Always On and Ever Present

Is it even possible to be a marketer today without being exhausted all the time?


“Marketers have to be present everywhere today.”

That assertion, from Andy Main, principal with Deloitte Consulting and U.S. leader of Deloitte Digital, is one of many he made during a lively discussion we had on marketing trends. Main also pointed out that “people want always-on innovation.” As a result, a six- to nine-month strategic planning cycle in marketing is becoming a thing of the past.

How can marketers keep pace with today’s ever-faster rate of change? Managing customer expectations, competitive pressures, and technology advances seems simply exhausting.

Main is a strong advocate of change—and data. In fact, he emphasized the importance of using data to know what to say when to which customers. “Marketers need to think of themselves as chief message officers,” he said. “Marketing is about more than beautiful creative; there has to be brains behind it. That’s where the data and technology come in. We’ve gone past the point of basic demand gen.”

According to Main, embracing change and using data for competitive positioning is more than just the purview of marketers today. “It’s time for companies to rethink their business models,” he said. “They should look to create a disruptive advantage: How can you Uber the competition before you get Kodaked? Business leaders need to constantly rethink the business they’re in.”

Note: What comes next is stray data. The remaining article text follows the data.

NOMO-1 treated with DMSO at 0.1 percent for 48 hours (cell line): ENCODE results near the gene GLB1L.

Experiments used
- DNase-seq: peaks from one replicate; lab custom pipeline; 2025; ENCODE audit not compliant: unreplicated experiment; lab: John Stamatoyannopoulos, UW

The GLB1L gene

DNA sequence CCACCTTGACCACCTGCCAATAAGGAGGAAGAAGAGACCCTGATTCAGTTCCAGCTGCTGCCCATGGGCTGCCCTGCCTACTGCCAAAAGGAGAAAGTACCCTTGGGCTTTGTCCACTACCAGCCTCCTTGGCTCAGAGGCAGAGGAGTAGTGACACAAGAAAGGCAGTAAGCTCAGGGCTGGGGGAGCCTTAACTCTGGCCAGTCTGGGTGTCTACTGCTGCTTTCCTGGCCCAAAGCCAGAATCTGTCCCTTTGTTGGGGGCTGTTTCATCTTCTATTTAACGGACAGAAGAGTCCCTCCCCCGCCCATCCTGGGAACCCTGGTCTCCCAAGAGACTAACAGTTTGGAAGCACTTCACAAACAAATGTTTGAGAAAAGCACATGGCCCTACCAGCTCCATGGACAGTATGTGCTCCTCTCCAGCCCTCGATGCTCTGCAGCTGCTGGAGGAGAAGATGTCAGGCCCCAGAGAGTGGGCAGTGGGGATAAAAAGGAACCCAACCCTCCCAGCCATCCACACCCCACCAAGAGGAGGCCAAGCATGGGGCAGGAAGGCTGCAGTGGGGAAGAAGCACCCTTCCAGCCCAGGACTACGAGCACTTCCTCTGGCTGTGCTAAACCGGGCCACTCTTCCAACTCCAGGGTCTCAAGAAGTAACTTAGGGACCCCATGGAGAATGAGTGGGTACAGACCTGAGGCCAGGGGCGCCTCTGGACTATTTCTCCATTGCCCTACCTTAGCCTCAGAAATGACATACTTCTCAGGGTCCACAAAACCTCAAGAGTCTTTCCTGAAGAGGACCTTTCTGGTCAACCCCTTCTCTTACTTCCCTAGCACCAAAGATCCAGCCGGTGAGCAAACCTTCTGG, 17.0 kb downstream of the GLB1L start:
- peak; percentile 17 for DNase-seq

Main recommended that senior executives create an “edge” business and then bring that into their core operations. But, to do so, they need to think not only about what their disruptive advantage could be, but also what their future should be as a result, and then how to reorganize to support any changes needed to create and deliver on that disruptive advantage—change management is essential here, he said. It also means considering what the customer experience will be in that new environment and what marketing technology is needed to support it, Main said.

He also reemphasized the role of data in determining what that disruptive advantage should be and how to best understand customers in relation to it. Indeed, Main pointed out that one significant and growing benefit of the Internet of Things (IoT) is the customer behavior data it provides. Marketers need strategies around IoT and using that data to be on target with the right message at the optimal time, he asserted. Think: prescriptive messaging versus predictive modeling. “Marketers need to unleash data in real time,” he said.

But, he warned, marketers also must remember that, ultimately, business is personal. “The need for the human connection won’t ever change; there are just new and different ways to make those connections,” he said, adding that emotional marketing—listening for customers emotions and responding—is essential today. “You need to build into the customer journey the expectation of customers to hear from you.”

This post originally ran on